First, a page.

Stems, Leaves Amaranth Greens

[Chinese spinach; Red Spinach (markets); Pak khom (Thai); Kilitis, Kulitis, Kalunay (Philippine); Chua, Chaulai, Harive, Cheera (India); Bayam (Malaysia); Hinn Choy, Hen Choy, Yin Tsoi (China), Amaranthus cruentus, A. Blitum, A. dubius, A. tricolor and other species]

Originating in South or Southeast Asia, Amaranth greens are now grown and eaten through much of the world. The photo specimens were obtained from a market in Los Angeles serving a mixed Vietnamese / Chinese community, but it is also very popular in parts of India, Sri Lanka and the Caribbean. It is similar to spinach in use but not as fragile so it accepts rougher handling and longer cooking times. In addition to being a lot less tart, it's somewhat mucilaginous so it has a thickening effect.

Amaranth roots are also nutritious, and used in soups in China, Vietnam and Nigeria. Greens and roots have significant medicinal uses.

More on Carnations and Amaranths.

tiny Seeds Amaranth Seeds

[Kiwicha (Inca), Amaranthus cruentis, A. hypochondriaca, A. caudatus]

The seed amaranths are native to the American tropics, but are now grown worldwide, particularly in India. Amaranth was of great importance to the Incas because it grew well in the high mountainous regions of Peru and was highly nutritious. It has also become of some importance in the Himalayan region of Asia for similar reasons. Spanish conquerors of Peru were highly disturbed by its use in a ritual too close to Christian communion for comfort, and banned its cultivation. The crop has recently gone back into production because of its nutritional attributes, and it is now widely available. It is slowly escaping from the "health food" market into the mainstream, though not as quickly as Quinoa.


Buying:   This green is almost always in stock at markets in Los Angeles that serve a Southeast Asian community, but is not yet common in the Indian markets. It is sold fresh in plastic bags. Depending on the market, they may weight between 16 ounces with moderate sized stems to nearly 3 pounds with stems up to 1/2 inch diameter. They cost about 2016 US $1.29 per pound.

Storing:   I treat this like spinach. I pull off the leaves and tender tips, leaving the main and leaf stems behind. I then float wash them, and finally remove all free water by spinning in my salad spinner. Wrapped loosely in plastic the leaves will keep for about four days in the fridge.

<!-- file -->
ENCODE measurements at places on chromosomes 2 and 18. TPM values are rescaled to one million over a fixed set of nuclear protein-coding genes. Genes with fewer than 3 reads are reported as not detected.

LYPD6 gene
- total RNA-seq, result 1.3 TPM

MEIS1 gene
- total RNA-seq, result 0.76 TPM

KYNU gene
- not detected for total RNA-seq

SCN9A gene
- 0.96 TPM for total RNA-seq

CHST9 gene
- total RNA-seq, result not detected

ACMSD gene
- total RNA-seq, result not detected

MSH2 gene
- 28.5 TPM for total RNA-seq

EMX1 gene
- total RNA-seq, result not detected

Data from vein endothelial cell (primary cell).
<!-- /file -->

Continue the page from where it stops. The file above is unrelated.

Yield:   Amaranth is quite stemmy, so a nice fresh bunch just 1 ounce shy of three pounds yielded 14-5/8 ounces of green leaf and tender tips (no stems) for a yield of 43%.

Cooking:   This green is cooked in many ways, sometimes as a recipe ingredient and sometimes just as greens. When cooking a big bunch as greens, the cooking water is usually discarded because of the oxalic acid content, and sometimes high nitrate content (depending on soil).

Health & Nutrition:   Amaranth greens contain an unusual amount of manganese and magnesium, as well as plenty of iron and phosphorus. They also contain significant amounts of calcium, zinc, selenium and potassium. They are also noteworthy for Vitamin E and B complex, and a high amount of protein for a leafy green. Oxalic acid content may somewhat inhibit absorption of the zinc and calcium. While the oxalic acid content is much lower than that of spinach, it is still recommended that people suffering from kidney problems, gout and rheumatoid arthritis avoid this green.


Buying:   Amaranth seeds are still found mainly in markets serving a Yuppie community - Whole Foods Market and the like, generally in small packages of about 8 to 16 ounces.

Storing:   Seeds should be kept in a tightly sealed jar, away from light and as cool as possible. Under these conditions it will keep for about a year. Once ground into flour it is highly perishable and should be kept refrigerated and only for a few days - preferably grind as needed.

Health & Nutrition:   Amaranth is high in protein and that protein is nearly perfectly balanced for human consumption. Wheat, rice and corn must be accompanied by beans to balance the protein content but that isn't necessary with amaranth. Amaranth is also gluten free and can be freely eaten by people with a gluten intolerance (celiacs). Amaranth seed is thought to reduce blood pressure and cholesterol levels.

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